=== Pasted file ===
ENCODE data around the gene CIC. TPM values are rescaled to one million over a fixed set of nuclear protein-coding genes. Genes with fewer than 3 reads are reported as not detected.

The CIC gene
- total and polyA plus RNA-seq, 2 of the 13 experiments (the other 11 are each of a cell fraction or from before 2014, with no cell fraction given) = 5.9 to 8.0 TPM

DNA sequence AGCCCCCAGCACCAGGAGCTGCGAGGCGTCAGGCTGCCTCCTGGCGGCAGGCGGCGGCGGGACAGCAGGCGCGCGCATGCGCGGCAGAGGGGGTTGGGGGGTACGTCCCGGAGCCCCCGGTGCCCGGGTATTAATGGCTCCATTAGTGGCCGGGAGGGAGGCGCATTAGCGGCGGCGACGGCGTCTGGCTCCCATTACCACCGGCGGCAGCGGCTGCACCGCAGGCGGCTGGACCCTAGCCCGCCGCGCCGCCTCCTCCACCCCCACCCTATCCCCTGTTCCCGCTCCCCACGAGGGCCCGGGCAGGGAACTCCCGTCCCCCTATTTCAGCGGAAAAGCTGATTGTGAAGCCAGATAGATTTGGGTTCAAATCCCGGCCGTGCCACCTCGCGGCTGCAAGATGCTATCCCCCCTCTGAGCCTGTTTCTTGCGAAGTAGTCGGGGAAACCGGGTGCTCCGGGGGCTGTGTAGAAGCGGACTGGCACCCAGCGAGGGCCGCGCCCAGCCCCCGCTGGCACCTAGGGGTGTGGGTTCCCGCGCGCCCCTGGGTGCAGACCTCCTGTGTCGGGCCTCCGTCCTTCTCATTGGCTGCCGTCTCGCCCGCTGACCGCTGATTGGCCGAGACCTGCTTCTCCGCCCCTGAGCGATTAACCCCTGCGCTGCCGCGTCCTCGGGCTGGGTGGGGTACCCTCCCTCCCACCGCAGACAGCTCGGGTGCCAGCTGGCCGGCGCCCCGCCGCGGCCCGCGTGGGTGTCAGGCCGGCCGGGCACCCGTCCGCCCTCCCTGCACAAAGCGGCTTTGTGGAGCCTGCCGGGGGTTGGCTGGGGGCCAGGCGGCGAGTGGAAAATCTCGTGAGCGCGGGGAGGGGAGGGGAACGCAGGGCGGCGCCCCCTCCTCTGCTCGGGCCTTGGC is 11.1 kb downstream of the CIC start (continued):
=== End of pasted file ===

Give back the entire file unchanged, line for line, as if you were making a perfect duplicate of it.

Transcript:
ENCODE data around the gene CIC. TPM values are rescaled to one million over a fixed set of nuclear protein-coding genes. Genes with fewer than 3 reads are reported as not detected.

The CIC gene
- total and polyA plus RNA-seq, 2 of the 13 experiments (the other 11 are each of a cell fraction or from before 2014, with no cell fraction given) = 5.9 to 8.0 TPM

DNA sequence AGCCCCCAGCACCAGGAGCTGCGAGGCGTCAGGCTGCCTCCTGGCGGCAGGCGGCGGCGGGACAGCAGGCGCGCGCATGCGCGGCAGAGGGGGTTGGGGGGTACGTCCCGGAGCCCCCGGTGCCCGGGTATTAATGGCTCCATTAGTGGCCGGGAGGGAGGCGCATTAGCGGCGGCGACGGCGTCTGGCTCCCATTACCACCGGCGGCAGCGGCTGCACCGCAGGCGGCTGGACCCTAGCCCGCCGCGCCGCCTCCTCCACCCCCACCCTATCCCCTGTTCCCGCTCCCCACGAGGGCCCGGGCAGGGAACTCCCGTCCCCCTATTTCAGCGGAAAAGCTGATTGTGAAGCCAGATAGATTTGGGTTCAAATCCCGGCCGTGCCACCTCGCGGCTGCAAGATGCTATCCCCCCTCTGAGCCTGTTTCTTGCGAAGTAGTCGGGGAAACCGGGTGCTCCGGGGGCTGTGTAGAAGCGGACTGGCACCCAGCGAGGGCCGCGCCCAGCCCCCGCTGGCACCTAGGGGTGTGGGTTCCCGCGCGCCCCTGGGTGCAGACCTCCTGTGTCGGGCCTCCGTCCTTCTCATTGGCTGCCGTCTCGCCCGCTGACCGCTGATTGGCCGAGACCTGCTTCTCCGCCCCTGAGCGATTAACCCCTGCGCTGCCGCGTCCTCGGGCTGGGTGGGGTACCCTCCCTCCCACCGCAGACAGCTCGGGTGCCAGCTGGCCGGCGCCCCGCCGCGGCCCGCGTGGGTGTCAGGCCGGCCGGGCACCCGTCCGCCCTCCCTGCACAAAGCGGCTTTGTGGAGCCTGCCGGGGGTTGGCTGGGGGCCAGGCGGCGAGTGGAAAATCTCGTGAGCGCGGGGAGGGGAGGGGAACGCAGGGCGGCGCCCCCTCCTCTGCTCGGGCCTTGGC is 11.1 kb downstream of the CIC start (continued):